The Cost of Risk: Taking pains to save money

Despite the efforts of even the most aggressive safety department to prevent workplace injuries, sometimes accidents happen or supposedly happen. Either way, a poorly managed workers’ comp claim can cost you dearly.

Safety awareness and training and tools such as functional capacity testing may yield the greatest payback in cutting workers’ comp costs, but some realities of the trucking industry – an aging work force and a lack of constant supervision, for example – make claims inevitable, says Gerald Cooper, an attorney with the Chicago office of the law firm Scopelitis, Garvin, Light & Hanson. Cooper last month conducted a Truckload Carriers Association audio conference on workers’ compensation.

Once a workplace accident occurs, the motor carrier and its partners, such as the insurer or third-party administrator, need to act quickly and thoroughly, Cooper says. Documentation is key. For example, companies should require that an employee complete an injury report, including a section that requires an employee to circle the injured body part. “This freezes the accident and prevents or hinders the driver from embellishing the circumstances and results of the accident,” Cooper says.

Light duty
Following the initial treatment, the physician often will release an employee for a light-duty assignment pending a recovery that allows him to return to work. Light-duty assignments allow the employer to keep the employee engaged and ensure he is completing any scheduled medical appointments or rehabilitation. These are temporary positions and are not offered beyond the maximum medical improvement, Cooper says.

What happens if the employee fails to cooperate with the company’s light-duty program? State law varies as to whether and when employers may terminate workers’ comp benefits for failure to comply with the terms of a light-duty assignment, Cooper says. But it is clear that motor carriers would need to have established policies regarding the consequences of refusing to participate in or cooperate with light duty, he says.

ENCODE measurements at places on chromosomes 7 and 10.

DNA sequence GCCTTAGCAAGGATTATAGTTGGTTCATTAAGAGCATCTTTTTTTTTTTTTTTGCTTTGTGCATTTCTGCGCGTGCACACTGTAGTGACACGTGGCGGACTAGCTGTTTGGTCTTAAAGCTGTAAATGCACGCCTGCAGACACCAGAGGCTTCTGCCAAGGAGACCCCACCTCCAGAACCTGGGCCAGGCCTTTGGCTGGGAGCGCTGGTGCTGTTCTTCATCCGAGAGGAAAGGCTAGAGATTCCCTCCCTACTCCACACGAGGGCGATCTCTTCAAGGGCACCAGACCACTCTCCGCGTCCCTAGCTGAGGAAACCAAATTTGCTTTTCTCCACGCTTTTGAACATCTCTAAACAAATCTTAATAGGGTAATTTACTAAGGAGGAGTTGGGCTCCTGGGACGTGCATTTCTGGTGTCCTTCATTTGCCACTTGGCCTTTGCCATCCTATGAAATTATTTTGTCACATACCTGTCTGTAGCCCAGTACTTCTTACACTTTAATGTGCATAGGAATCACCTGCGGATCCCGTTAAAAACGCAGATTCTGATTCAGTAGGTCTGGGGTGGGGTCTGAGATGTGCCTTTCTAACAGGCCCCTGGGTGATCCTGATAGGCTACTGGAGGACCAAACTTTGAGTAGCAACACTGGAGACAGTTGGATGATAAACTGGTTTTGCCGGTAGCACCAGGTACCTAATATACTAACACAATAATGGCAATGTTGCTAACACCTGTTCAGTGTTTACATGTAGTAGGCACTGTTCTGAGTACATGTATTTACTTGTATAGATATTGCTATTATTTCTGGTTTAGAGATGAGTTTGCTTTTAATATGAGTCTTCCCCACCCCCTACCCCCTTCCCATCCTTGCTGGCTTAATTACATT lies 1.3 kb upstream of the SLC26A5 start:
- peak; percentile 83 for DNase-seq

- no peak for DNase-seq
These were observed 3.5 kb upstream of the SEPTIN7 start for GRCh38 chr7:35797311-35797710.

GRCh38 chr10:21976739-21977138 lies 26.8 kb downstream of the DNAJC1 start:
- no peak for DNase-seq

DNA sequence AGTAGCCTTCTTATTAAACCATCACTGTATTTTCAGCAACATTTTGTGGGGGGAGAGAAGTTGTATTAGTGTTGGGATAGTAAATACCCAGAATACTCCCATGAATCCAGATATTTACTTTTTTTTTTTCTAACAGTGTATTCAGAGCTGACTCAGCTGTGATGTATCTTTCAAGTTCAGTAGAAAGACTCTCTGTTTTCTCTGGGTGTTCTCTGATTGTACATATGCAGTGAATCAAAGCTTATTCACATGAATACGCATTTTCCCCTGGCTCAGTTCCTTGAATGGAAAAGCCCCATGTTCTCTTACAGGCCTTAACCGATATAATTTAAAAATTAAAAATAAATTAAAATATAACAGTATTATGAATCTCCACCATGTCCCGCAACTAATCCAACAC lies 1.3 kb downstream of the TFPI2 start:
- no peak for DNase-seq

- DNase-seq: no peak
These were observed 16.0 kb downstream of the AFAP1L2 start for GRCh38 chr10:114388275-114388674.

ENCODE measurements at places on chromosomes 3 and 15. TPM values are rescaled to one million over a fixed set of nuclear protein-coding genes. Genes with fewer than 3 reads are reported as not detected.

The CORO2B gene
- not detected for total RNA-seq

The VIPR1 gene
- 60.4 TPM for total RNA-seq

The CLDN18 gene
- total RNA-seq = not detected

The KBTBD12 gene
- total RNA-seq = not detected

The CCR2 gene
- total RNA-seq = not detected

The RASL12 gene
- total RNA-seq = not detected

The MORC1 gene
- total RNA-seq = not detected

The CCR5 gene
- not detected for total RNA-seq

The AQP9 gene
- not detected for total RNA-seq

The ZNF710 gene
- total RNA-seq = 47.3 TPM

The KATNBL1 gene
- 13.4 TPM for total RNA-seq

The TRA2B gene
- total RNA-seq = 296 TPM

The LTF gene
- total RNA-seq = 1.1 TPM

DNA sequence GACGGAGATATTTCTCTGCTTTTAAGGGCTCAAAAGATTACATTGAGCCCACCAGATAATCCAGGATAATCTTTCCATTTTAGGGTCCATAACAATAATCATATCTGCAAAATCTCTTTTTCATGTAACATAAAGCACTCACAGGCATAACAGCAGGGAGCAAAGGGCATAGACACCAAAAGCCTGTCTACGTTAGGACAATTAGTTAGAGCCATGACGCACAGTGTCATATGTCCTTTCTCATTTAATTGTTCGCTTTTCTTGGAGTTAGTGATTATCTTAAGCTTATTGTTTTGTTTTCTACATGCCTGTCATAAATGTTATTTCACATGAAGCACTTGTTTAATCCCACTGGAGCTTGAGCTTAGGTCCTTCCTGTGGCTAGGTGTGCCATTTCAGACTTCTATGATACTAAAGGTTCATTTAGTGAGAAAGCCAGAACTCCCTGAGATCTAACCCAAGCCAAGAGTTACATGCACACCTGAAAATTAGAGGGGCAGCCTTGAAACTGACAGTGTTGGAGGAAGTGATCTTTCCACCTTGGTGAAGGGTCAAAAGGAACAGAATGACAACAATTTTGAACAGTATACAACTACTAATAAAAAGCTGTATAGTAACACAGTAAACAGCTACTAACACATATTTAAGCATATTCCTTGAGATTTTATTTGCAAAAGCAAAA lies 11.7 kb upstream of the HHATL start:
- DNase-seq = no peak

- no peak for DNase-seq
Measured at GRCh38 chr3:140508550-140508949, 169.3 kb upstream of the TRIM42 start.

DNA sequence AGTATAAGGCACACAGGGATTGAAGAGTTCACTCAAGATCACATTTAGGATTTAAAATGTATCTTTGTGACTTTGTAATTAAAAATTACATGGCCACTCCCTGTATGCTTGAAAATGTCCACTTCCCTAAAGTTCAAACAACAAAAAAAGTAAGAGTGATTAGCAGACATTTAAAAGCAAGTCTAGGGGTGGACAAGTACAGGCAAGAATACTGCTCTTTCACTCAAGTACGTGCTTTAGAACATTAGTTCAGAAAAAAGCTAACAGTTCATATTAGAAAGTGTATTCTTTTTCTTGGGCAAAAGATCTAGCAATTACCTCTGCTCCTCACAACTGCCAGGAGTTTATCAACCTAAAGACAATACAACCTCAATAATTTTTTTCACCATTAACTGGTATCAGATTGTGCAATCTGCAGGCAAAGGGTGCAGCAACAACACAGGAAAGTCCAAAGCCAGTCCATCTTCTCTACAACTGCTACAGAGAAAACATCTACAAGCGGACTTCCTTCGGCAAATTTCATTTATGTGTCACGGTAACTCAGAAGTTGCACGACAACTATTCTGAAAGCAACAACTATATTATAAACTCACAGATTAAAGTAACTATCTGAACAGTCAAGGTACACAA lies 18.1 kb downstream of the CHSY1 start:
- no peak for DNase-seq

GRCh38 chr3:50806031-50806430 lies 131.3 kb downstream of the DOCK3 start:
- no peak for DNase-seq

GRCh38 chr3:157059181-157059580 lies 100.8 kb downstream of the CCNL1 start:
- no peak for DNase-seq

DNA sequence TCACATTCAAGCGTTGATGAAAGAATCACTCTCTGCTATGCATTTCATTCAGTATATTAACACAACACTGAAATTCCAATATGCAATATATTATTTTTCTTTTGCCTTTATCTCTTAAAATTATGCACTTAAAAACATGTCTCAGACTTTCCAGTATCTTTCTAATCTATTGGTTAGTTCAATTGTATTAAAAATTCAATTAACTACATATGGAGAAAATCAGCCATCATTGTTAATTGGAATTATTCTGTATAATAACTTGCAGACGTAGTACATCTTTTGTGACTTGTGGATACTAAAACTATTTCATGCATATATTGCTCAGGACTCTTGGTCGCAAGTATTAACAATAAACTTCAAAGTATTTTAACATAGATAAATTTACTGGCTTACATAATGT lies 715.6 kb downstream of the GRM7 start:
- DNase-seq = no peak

In eight states, motor carriers are allowed to cover owner-operators under their own workers’ comp policies with a chargeback to the owner-operator for this coverage. In those cases, the motor carrier should avoid requiring light duty, as doing so could destroy the owner-operator’s independent contractor status, Cooper warns.

Fraud and malingering
The trucking industry is particularly susceptible to workers’ compensation fraud, Cooper says. “Drivers are usually far from home. The accidents are not witnessed. And the dishonest driver has hours sitting in the cab to come up with a good story.” Fraud takes two forms: outright fraud and the more common practice of padding the claim or malingering.

Outright fraud – where a driver has staged an accident, for example – is hard to fight because employees usually report the accident long enough after it supposedly occurred that a meaningful investigation may be difficult. The principal tactic in these cases is interviews with co-workers to see whether the employee had indicated any plans to get back at the employer. Medical records secured in the investigation can help determine whether the employee had a pre-existing condition. You may not be able to prove fraud, but there’s a larger goal, Cooper says. “Vigorous defense of suspicious claims gives the injured driver and co-workers the message that the company means business.”

More often, a driver didn’t fake the original injury, but he might be prolonging his workers’ comp status beyond the period of true disability so that he can take it easy and keep getting paid. If an employer suspects malingering, it often retains a surveillance firm in an effort to videotape the employee performing activities that go far beyond the physical restrictions imposed by the doctor. Such evidence generally is successful in defeating a workers’ comp claim in court, although criminal prosecutions for fraud in malingering cases are less likely to succeed. Still, pressing charges likely will get the attention of other employees.

To purchase a recording of the Truckload Carriers Association audio conference on CD or tape, go to this site.